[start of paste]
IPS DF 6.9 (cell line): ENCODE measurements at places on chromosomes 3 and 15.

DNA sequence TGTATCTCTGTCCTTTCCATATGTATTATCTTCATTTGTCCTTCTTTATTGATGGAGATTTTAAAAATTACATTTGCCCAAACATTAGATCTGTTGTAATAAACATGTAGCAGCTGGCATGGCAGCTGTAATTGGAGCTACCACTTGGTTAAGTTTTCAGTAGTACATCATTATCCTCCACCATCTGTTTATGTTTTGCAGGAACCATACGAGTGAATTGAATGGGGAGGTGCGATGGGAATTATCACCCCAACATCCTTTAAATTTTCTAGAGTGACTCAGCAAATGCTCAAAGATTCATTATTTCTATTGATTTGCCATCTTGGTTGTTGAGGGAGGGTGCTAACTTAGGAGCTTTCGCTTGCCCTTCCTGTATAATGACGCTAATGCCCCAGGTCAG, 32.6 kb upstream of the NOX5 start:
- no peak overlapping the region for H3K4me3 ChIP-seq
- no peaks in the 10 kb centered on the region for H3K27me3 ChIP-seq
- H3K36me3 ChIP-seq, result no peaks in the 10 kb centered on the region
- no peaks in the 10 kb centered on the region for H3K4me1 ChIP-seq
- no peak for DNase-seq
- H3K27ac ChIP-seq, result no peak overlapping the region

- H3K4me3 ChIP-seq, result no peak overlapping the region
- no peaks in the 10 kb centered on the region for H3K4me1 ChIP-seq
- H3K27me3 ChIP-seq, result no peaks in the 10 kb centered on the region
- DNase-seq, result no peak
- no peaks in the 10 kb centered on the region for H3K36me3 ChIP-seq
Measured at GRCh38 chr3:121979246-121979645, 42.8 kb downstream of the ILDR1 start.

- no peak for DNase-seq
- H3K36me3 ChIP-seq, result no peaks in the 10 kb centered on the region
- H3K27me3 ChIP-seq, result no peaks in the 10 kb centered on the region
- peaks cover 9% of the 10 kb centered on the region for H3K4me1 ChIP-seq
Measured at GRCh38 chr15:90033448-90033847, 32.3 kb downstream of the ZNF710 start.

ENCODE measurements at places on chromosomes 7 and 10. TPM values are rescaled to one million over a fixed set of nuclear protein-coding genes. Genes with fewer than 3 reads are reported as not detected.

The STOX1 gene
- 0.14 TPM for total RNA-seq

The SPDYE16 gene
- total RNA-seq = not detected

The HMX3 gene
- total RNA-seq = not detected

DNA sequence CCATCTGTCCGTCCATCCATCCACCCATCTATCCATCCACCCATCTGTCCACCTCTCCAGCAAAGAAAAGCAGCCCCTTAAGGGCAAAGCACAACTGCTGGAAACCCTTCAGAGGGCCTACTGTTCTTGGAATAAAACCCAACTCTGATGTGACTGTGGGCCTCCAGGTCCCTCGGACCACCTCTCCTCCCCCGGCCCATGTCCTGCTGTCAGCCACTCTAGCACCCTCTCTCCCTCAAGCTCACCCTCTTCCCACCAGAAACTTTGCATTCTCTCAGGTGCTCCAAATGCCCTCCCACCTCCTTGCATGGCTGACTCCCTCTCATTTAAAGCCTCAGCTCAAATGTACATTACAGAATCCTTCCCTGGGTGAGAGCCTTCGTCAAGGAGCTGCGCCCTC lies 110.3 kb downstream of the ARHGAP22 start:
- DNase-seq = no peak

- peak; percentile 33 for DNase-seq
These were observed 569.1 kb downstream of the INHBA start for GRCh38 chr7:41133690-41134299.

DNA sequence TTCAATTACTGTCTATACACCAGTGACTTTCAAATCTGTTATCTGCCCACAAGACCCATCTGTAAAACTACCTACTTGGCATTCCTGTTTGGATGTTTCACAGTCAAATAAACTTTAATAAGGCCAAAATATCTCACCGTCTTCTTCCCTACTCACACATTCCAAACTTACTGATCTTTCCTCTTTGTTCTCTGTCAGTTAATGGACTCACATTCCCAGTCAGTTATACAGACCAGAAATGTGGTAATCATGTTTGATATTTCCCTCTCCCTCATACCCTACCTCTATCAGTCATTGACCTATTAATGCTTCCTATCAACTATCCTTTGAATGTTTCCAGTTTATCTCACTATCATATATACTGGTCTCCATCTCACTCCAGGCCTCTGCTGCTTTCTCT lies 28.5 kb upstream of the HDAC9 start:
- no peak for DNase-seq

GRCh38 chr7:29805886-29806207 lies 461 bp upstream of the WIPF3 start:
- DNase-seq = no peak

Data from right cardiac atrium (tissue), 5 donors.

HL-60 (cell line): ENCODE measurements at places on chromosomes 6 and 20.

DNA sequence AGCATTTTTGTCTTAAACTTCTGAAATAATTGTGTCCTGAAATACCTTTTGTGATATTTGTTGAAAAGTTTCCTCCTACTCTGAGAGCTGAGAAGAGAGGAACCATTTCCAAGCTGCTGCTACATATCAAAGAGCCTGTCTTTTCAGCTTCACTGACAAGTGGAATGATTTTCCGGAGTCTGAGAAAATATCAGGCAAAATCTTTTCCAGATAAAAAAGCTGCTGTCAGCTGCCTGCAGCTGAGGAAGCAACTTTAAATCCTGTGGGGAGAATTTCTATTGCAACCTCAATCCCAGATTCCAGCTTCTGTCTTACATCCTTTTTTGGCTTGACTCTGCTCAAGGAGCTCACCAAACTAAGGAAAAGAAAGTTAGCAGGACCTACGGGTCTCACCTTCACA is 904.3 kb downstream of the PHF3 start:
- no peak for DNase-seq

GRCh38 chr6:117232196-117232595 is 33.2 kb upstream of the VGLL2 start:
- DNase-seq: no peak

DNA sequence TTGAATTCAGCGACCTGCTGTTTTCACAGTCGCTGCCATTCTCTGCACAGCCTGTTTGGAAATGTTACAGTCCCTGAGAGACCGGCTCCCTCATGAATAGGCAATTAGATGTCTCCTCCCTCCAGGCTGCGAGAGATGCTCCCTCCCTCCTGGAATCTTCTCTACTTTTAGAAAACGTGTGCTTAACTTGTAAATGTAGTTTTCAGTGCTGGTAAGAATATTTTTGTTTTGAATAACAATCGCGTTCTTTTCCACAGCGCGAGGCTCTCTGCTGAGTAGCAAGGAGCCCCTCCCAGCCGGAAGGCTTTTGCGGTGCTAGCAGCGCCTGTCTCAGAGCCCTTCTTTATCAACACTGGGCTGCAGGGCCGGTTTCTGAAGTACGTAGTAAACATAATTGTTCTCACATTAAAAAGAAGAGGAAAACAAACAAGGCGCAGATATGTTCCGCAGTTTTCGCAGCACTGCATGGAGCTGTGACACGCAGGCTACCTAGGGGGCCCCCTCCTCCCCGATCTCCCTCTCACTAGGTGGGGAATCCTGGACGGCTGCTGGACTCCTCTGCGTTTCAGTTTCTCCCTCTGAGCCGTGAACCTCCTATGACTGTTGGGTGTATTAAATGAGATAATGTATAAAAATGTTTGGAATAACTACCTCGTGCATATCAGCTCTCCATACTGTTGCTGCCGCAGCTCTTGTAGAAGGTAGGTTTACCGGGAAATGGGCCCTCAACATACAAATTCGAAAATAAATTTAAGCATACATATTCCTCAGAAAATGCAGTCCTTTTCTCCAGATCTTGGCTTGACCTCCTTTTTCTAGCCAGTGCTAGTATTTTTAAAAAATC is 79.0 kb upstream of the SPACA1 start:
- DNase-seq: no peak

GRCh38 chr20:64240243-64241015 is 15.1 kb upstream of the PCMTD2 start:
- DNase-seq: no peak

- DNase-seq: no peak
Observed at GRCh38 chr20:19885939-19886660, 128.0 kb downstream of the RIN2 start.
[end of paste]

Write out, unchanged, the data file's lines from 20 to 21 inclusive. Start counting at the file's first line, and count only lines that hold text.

ENCODE measurements at places on chromosomes 7 and 10. TPM values are rescaled to one million over a fixed set of nuclear protein-coding genes. Genes with fewer than 3 reads are reported as not detected.

The STOX1 gene